About the Organization
Chimpanzee populations are currently found in 22 forested blocks along the western border of Uganda. Of these areas, six hold more than 75 percent of the
total population of chimpanzees in the country. These areas include the Budongo Forest Reserve, Bugoma Forest Reserve, Kibale National Park, Kasyoha-Kitomi
Forest Reserve, Maramagambo Forest and Kalinzu Forest Reserve. These six forests collectively house an estimated 3,300 chimpanzees.
In January 2000, the Jane Goodall Institute (JGI) in collaboration with the Budongo Forest Project (BFP) initiated a snare removal program in the Budongo
Forest Reserve in Uganda. The objective wasto reduce the number of snares being set as well as the number of animals being caught in them. The Project
also sought to increase public awareness regarding this issue, ensuring that more local people would obey wildlife laws and understand the need for
protecting wildlife. Watch the KQED sponsored short video
about Oakland Zoo’s involvement in the Budongo Snare Removal Project.
The Conservation Challenge
Unfortunately, Uganda faces a crisis that many African countries share: the Bushmeat issue. Bushmeat is the term used for illegally hunted exotic animals
killed for food. The poaching of bushmeat is sometimes done for sustenance, but more often it simply fuels a growing taste for exotic animals in restaurants.
Snares used to trap these animals are causing injury and death to all kinds of species, including chimpanzees. Snares are wire loops designed to catch
animals around the neck. As the animal struggles, the snare tightens. In an attempt to escape, many animals maim limbs that have been caught in these
Research and Habitat Preservation
It is estimated that 25% of chimpanzees in Uganda have injuries from being caught in snares, so this project, which directly benefits forest wildlife,
is critically important. Using two-man teams to locate and remove snares the number of snares being set within the research area have dropped.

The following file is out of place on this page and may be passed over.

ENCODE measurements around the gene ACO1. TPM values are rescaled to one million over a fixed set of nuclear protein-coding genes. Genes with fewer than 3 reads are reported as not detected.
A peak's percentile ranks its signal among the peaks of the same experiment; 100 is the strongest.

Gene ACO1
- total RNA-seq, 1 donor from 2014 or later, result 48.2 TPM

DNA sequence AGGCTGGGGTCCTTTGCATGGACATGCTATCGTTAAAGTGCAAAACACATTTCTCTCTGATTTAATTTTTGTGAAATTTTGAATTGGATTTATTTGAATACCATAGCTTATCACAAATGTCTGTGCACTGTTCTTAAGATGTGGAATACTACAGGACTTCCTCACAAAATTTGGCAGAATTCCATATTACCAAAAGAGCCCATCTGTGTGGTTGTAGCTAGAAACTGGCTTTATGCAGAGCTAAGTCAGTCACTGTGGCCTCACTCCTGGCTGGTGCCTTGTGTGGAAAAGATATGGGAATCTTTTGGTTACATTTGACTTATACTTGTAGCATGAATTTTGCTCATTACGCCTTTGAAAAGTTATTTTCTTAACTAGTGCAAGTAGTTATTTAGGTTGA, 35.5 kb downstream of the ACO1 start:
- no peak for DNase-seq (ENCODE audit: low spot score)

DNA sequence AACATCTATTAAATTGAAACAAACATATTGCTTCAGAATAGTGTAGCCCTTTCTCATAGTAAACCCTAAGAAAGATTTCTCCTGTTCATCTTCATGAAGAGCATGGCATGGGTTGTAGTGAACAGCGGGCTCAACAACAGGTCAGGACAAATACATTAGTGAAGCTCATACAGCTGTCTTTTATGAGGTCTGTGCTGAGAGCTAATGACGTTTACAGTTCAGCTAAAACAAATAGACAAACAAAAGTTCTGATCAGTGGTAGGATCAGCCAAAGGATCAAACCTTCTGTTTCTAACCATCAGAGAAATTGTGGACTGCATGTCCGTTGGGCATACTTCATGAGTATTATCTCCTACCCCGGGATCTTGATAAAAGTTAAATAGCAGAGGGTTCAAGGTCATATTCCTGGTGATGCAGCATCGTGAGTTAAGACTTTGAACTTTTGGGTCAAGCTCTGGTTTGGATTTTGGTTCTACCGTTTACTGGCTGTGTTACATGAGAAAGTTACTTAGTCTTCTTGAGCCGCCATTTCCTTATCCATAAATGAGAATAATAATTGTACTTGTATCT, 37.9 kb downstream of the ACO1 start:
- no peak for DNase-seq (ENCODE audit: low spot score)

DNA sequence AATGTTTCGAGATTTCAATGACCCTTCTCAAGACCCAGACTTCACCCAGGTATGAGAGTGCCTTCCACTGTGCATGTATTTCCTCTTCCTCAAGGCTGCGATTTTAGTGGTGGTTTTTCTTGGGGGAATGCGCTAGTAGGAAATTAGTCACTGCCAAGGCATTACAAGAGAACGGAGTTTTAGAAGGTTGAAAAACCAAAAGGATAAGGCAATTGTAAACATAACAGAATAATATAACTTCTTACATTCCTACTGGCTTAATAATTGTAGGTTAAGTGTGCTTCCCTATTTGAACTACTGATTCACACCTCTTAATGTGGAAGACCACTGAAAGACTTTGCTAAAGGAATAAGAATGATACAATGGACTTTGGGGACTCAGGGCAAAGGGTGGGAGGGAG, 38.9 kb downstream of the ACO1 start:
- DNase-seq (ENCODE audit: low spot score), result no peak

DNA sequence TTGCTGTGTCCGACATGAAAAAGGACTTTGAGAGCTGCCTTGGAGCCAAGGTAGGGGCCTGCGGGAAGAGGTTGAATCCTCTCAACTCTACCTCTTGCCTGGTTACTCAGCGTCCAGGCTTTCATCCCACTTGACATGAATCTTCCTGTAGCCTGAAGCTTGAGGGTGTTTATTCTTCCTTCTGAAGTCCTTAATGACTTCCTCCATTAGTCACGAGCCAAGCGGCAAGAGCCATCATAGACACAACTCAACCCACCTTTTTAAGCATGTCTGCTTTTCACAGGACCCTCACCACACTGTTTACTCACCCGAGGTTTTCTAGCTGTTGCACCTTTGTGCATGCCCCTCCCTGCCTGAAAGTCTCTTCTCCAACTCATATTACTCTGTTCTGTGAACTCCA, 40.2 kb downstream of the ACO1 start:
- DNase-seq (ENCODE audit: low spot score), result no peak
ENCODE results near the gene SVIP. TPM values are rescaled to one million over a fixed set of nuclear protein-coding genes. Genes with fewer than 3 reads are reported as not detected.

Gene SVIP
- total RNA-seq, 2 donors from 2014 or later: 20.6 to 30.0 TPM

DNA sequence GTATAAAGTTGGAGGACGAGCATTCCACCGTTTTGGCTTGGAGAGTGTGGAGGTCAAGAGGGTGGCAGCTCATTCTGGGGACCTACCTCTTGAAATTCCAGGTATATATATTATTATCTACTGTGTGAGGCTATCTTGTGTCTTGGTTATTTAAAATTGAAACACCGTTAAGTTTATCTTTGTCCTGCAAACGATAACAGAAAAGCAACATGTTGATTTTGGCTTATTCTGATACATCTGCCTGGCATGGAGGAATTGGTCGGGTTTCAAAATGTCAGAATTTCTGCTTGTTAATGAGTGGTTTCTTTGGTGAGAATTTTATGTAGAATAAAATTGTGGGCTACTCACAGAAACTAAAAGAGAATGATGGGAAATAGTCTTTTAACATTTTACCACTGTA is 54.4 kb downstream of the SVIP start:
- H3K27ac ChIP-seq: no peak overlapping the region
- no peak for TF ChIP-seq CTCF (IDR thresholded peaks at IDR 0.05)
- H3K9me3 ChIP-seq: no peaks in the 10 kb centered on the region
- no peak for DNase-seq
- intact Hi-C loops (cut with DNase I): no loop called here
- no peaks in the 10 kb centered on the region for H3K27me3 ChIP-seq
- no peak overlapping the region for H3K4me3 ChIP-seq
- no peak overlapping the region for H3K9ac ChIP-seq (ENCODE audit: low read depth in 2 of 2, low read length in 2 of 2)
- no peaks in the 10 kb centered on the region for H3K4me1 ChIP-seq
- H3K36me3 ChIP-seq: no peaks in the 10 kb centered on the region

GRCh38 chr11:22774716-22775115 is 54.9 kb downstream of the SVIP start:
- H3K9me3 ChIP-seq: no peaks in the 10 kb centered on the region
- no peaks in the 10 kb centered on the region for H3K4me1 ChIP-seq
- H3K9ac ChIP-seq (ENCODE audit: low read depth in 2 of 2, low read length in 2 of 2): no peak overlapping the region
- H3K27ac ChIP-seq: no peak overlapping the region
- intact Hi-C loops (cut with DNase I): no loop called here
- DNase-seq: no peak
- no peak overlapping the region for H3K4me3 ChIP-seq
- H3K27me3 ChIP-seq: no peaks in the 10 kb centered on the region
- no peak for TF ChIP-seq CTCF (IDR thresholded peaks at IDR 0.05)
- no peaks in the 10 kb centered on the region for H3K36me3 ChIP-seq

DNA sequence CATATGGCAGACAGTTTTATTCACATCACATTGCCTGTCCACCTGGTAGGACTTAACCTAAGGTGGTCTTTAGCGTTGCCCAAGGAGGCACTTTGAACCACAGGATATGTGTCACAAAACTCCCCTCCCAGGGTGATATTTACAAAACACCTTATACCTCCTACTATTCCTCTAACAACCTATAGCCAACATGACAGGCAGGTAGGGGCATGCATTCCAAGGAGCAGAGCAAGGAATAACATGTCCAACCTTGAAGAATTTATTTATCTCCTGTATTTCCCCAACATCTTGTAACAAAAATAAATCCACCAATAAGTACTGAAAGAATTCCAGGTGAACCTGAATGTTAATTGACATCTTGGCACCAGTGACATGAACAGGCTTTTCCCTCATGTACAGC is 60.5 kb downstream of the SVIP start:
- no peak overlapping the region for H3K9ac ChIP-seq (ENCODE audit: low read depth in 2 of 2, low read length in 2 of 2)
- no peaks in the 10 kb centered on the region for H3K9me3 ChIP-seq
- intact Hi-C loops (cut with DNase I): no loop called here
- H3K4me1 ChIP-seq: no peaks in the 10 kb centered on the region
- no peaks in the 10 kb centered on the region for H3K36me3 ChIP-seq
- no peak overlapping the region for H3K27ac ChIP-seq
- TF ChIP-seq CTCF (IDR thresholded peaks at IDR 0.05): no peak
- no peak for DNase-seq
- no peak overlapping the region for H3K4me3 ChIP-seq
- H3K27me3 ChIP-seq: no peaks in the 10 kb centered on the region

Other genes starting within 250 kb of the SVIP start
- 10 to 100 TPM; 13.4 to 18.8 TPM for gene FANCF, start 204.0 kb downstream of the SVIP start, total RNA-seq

The census teams found that heavy poaching was being carried out in the southern end of the forest reserve, so the BSRP extended their range. The
staff also monitors a small group of chimpanzees in the remnant forest patch called Kasokwa Central Forest Reserve.
Providing a Sustainable Alternative
An alternate source of income is provided to locals by BSRP’s gifting of three goats to individuals sworn to discontinue poaching. With annual breeding,
these goats provide milk and food to their owners and prove a more profitable trade to former poachers.
Outreach and Education
Building public understanding about chimpanzees is a key focus of BSRP. From school programs, to community meetings, presentations, tracking classes,
group hikes, citizen science, and online experiences, the Budongo Snare Removal Project aims to inform and enlighten.
Oakland Zoo Takes Action
As the sole-funder of BSRP, the Zoo raises funds through various means including an annual lecture every September. Our support funds salaries for
four field assistants, two educators, two eco-guards, allowances for transportation and bike repair, and necessary gear. We undertook funding of
the project in the 2001-2002 fiscal year and have made a commitment to continue our support.
Outreach and Education
The Zoo aims to use our immense access to the public to help wildlife, like the chimpanzees in the Budongo Forest through varied platforms. Information
about the project is included in special event days, docent tours, classes and lectures.
Funds raised at our enlightening and informative annual benefit event every fall go directly to the project.
You Can Take Action Too
- Join us for our annual primate-themed Conservation Speaker Series event which benefits chimpanzees of the Budongo Forest.
- Please make a donation to the Budongo Snare Removal Project by contacting Amy Gotliffe at email@example.com
- Purchase Kibale Beads from Oakland Zoo's Beads For Chimps station.
- For more information, go to: www.budongo.org